June 20 - July 29, 2022
Applications due March 11, 2022
A NOTE ON COVID-19: The Stone Center for Latin American Studies is closely monitoring the global health situation. While our preference is to conduct the program in-person as described below during Summer 2022, we are exploring alternative options (including online options) in case travel remains risky.
The municipality of Nawaljá (Nahualá in Spanish) is located in department of Sololá, in the western highlands of Guatemala. It sits at an altitude of 7,500 to 8,000 feet and is somewhat cooler than Pan Q’an; temperatures at night may dip down into the 50s, even during the hottest months. The municipality was established beginning in the year 1862 when a dispute among the people of the neighboring town Santa Catarina Ixtahuacan caused a group split off to found a new town. Its vicinity to the main highway through Guatemala has made it possible for Nawaljá to grow and flourish since then. It is unique among towns of a similar size in that almost all of the town’s 6000 inhabitants are native K’iche’ speakers, who use their language in all aspects of their lives. The K’iche’ spoken in Nawaljá, one of the seven major dialects of K’iche’, is distinctive from other K’iche’ dialects for its conservatism. For example, it still uses the “formal pronoun” (la/alaq) and has retained a ten-vowel system. It is fairly easy for students familiar with Nahualeno K’iche’ to branch out into other variants of K’iche’ as well. Many families continue to participate in traditional economic practices: they cultivate land to produce corn for their own use (milpa) and vegetables to sell, and they are involved in the weaving of a variety of textiles and cloth for the Guatemalan and export handicraft market. The women weavers from Nawaljá are recognized as being very skilled at producing huipiles of a fine and high quality. In recent years, the region has begun to change, as it is shaped by widespread migration to the United States and income from remittances has given rise to an Indigenous middle class.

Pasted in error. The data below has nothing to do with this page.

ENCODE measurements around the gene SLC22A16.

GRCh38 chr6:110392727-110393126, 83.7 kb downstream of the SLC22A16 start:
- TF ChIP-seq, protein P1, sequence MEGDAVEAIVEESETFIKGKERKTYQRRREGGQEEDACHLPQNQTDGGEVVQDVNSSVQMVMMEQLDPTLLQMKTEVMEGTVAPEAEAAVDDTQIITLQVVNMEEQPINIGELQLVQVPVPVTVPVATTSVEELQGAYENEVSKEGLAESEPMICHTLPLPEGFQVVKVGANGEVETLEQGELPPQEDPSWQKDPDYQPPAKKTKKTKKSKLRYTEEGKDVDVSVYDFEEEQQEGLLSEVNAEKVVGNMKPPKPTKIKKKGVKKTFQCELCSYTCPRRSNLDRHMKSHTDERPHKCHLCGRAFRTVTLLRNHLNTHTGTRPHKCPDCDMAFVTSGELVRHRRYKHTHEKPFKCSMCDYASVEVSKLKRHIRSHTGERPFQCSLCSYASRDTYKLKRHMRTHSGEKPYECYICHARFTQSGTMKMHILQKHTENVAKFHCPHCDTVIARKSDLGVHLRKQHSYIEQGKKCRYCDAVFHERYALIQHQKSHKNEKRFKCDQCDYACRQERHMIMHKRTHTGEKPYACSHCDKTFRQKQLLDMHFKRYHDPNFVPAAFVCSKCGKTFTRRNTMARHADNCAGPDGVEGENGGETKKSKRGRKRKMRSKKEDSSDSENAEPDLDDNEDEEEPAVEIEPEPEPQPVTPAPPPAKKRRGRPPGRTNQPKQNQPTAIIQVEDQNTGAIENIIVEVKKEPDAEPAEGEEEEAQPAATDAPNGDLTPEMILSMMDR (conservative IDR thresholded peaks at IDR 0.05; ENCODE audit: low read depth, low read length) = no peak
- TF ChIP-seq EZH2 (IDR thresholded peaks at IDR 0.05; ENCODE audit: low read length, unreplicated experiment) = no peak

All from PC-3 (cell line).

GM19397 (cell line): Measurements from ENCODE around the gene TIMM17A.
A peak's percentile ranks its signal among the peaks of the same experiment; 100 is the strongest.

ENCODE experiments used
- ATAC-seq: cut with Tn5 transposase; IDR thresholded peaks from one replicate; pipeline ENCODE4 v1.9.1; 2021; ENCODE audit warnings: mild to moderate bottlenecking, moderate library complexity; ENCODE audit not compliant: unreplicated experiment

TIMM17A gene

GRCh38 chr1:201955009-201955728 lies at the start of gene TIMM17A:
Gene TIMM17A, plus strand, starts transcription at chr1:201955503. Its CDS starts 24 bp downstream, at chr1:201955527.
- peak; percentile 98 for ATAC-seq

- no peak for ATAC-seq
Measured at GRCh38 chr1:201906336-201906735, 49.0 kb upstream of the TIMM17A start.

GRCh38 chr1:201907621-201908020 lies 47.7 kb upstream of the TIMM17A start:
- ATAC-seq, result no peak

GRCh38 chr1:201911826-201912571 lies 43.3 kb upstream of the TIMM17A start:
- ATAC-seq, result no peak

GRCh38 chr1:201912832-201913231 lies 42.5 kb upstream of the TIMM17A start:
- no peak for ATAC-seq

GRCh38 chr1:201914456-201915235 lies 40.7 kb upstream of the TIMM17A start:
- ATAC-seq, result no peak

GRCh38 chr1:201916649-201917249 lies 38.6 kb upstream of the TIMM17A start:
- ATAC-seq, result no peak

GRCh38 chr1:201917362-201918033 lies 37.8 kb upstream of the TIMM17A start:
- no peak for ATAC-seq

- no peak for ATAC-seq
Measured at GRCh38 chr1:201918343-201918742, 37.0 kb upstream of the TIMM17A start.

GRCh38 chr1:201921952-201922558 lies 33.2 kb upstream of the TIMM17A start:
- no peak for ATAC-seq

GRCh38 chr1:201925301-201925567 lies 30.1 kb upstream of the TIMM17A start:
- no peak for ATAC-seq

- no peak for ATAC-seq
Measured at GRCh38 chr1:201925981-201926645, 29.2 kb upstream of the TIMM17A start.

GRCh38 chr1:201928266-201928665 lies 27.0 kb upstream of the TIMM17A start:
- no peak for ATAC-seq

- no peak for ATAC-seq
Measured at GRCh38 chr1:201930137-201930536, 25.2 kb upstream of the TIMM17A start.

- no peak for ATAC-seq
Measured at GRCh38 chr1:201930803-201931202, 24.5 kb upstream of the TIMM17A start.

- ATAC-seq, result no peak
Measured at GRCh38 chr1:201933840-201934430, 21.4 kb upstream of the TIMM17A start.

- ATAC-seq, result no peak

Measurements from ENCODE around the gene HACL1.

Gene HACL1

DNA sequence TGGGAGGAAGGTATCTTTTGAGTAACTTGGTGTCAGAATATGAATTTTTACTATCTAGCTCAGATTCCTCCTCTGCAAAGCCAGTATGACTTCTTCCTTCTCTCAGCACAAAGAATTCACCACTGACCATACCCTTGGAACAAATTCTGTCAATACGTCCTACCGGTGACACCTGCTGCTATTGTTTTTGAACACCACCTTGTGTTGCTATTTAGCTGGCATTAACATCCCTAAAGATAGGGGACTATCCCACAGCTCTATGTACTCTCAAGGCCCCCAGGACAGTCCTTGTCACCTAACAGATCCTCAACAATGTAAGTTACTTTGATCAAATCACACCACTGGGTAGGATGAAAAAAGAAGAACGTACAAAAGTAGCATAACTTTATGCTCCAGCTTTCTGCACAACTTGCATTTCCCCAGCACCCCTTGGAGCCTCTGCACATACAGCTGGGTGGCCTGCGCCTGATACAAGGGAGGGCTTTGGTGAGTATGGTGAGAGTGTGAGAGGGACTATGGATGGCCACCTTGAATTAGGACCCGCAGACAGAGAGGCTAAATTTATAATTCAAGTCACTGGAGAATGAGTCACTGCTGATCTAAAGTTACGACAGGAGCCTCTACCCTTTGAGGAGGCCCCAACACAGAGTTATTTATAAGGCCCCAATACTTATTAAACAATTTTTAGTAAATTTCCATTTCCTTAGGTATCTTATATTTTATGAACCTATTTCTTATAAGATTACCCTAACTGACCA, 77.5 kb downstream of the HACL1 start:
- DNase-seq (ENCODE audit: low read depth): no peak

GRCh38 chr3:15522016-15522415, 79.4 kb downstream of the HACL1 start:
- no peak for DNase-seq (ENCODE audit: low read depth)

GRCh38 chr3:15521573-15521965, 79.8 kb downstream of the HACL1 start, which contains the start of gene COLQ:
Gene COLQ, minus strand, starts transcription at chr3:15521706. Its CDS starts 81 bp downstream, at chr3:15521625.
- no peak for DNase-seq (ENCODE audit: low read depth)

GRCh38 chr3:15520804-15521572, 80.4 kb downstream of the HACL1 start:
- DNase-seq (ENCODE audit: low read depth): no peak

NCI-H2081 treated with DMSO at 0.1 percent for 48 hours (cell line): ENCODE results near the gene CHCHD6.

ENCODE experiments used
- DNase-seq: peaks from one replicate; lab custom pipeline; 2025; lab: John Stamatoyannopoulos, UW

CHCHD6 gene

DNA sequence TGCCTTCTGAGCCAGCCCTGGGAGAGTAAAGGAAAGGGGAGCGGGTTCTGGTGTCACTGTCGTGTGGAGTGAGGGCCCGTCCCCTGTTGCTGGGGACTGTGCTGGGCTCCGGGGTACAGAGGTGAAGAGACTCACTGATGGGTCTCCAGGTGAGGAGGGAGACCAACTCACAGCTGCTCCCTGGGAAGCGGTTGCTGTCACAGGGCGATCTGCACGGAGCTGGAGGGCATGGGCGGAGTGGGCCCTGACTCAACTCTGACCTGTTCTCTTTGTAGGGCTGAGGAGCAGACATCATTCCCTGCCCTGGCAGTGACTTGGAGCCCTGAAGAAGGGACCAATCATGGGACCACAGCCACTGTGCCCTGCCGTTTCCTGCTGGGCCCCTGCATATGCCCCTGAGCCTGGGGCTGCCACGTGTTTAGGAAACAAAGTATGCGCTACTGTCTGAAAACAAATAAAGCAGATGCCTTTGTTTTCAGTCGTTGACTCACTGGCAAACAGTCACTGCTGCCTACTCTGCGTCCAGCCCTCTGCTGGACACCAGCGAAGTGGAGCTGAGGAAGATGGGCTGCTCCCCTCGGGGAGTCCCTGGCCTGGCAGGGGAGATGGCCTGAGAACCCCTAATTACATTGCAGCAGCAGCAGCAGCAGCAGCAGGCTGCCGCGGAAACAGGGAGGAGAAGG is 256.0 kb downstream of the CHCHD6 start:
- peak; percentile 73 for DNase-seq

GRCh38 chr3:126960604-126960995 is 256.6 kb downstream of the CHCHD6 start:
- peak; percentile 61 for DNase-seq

Students enroll in one language course and one culture course, each worth 3 Tulane credits. In general, classes meet daily Monday through Friday from 8 am to 12 pm and reconvene at 2 pm for lectures, guest talks, student presentations, etc. The schedule is subject to change to accommodate excursions, special events, speaker schedules, etc.
ANTH 6860: K’iche’ Maya Culture (3 credits)
ANTH 6845: Beginning K’iche’ Language (3 credits) OR
ANTH 6850: Intermediate K’iche’ Language (3 credits) OR
ANTH 6855: Advanced K’iche’ Language (3 credits)
Students enrolled in K’iche’ Maya will live in homestays arranged jointly by Maya instructors and Tulane and PLFM administrators. In Pan Q‘an (Antigua), they will live with PLFM host families; most rooms will be double-occupancy. In Nawalja (Nahualá), they will live with K’iche’ speaking families in the community, and each student will be assigned to an individual family unless otherwise requested. All meals, except lunch on Sundays, will be provided.
Each summer, the Program Directors organize multiple group excursions. These range from short local trips to the marketplace, a milpa (traditional farm), or a weaving co-op, to day trips to pre-Columbian ruins, local landmarks, and conferences. Students often have the opportunity to interact with local leaders and may be invited to participate in Mayan religious and cultural ceremonies. We encourage students come prepared with an open mind and spirit of generosity.